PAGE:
The Unspeakable by Meghan Daum

unspeakableIn addition to parenthood, dating seemingly incompatible men, and lesbianism, Meghan Daum’s fascinations include the Canadian painter and composer Joni Mitchell, who taught Meghan that, if you don’t “write from a place of excruciating candor, you’ve written nothing.”

If candor is a measure of success, then Daum has certainly written something.

The Unspeakable: And Other Subjects of Discussion opens with Daum’s life-long irritation with her mother and her ambivalence toward her mother’s untimely death. Daum and her mother repeat a cycle: Daum’s mother detested her own mom and was too, physically repulsed by the woman that gave her life.

Daum examines her thoughts, reactions, beliefs, and inclinations around relationships, family, and stereotypical gender roles. Daum is neither martyr nor saint and her essays are interesting precisely because she’s willing examine herself and her own (sometimes ham-fisted) actions to uncover the truth about herself. The Unspeakable is both harrowing and hilarious.


For my mother’s entire life, her mother was less a mother than splintered bits of shrapnel she carried around in her body, sharp, rusty debris that threatened to puncture an organ if she turned a certain way.


To try to explain to a 13-year-old the importance of leaving a callback number is essentially to bathe yourself in sepia tint.

I found myself relating to Daum on more than one level. She connects more easily with dogs than humans, for one, (Hello, sister from another mister.) but I found myself nodding yes as she shared her struggle to be ok with not having children. She, like me, wanted to want to have kids, but eventually realized that not having them was the right choice for her. Our reasons differ, though it’s refreshing to read about how someone else came to a similar realization in a world so obsessed with child-rearing.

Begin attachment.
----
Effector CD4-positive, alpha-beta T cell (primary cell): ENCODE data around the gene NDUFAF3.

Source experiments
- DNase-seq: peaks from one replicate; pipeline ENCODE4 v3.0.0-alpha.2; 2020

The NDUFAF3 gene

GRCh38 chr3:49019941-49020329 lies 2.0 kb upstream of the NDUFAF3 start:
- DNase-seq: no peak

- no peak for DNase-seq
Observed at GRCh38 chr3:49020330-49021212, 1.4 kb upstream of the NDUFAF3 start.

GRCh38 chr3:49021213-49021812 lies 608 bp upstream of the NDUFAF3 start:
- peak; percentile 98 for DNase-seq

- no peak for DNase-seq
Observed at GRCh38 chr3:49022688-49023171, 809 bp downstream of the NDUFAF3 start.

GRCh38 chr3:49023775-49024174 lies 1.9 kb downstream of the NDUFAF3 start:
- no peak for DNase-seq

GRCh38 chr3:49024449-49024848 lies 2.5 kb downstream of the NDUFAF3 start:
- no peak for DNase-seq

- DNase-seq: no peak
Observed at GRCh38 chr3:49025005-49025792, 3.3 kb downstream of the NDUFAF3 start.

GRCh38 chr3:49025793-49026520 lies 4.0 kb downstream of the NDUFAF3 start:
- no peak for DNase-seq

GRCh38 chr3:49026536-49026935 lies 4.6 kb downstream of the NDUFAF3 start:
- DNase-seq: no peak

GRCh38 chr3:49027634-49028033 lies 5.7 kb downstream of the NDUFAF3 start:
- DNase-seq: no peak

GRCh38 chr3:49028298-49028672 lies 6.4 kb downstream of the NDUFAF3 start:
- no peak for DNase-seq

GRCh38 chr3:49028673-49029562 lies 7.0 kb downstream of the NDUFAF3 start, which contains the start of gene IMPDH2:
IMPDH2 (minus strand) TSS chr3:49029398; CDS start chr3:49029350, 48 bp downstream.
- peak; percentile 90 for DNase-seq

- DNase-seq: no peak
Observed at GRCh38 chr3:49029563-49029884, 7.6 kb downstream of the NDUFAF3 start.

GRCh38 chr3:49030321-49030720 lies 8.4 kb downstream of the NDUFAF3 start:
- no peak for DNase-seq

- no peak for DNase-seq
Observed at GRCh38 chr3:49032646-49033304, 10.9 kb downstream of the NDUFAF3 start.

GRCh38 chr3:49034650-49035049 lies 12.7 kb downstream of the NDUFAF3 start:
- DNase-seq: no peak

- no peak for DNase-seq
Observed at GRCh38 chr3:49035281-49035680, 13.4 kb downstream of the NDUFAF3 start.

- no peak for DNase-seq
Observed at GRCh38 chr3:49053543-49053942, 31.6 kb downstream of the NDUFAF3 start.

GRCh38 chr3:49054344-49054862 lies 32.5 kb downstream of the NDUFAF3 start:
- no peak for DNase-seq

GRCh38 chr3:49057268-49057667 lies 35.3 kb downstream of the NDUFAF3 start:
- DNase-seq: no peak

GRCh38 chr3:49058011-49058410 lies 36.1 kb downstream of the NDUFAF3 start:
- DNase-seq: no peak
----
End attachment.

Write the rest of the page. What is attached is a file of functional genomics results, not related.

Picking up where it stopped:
June and July, 2016

Nocturne by Helen Humphreys

nocturneA “nocturne” is a musical composition inspired by or evocative of the night.

In her memoir of the same name, Helen Humphreys grieves her brother Martin James Humphreys by writing directly to him over 45 chapters — one for every year of his short life.

In July of 2009, after complaining of a backache and some acid reflux, accomplished pianist and composer Martin is diagnosed with stage 4B pancreatic cancer. (There is no 4C.) He dies on December 3rd of the same year.

Pancreatic cancer is an especially aggressive beast. My mother-in-law died of the same disease almost as quickly as Martin (diagnosed in April, 1997, after being unable to beat a persistent cold, she passed in October of the same year). You are well and then you are terminal. She died only four years into our marriage. One of my biggest regrets is the time I didn’t get to spend with her — she was a beautiful human being.

This book is close to home in more ways than one. Martin dies at age 45 — the very age I am now. Helen Humphreys grieves her one and only younger brother intensely. The existence of  such a profound and loving brother / sister relationship, at this point in my life, is completely foreign to me. My younger brother (born the very same day a decade after Martin James Humphreys) has been estranged from my parents for almost a decade. Either one of us could die of pancreatic cancer in between the superficial birthday and Christmas greetings we exchange and the other would never even know, much less grieve. Their friendship and intimacy is like a foreign language being spoken before my eyes: it’s baffling and incomprehensible to me.

Helen Humphreys sees the absence of her brother everywhere she looks. She quotes American composer John Cage, whose words ring true to me as my thoughts return to my own brother, who’s alive, but essentially gone:

“What we hear is determined by our own emptiness, our own receptivity; we receive to the extent that we are empty to do so.”

— John Cage

Nocturne took me on a voyage to a foreign land I didn’t expect to enter; I read it in 24 hours — perhaps my version of language immersion.

Visit Helen Humphreys’ site to learn more about the book and listen to Martin playing Chopin’s Prelude 20 from Opus 28. (.mp3)

— February, 2016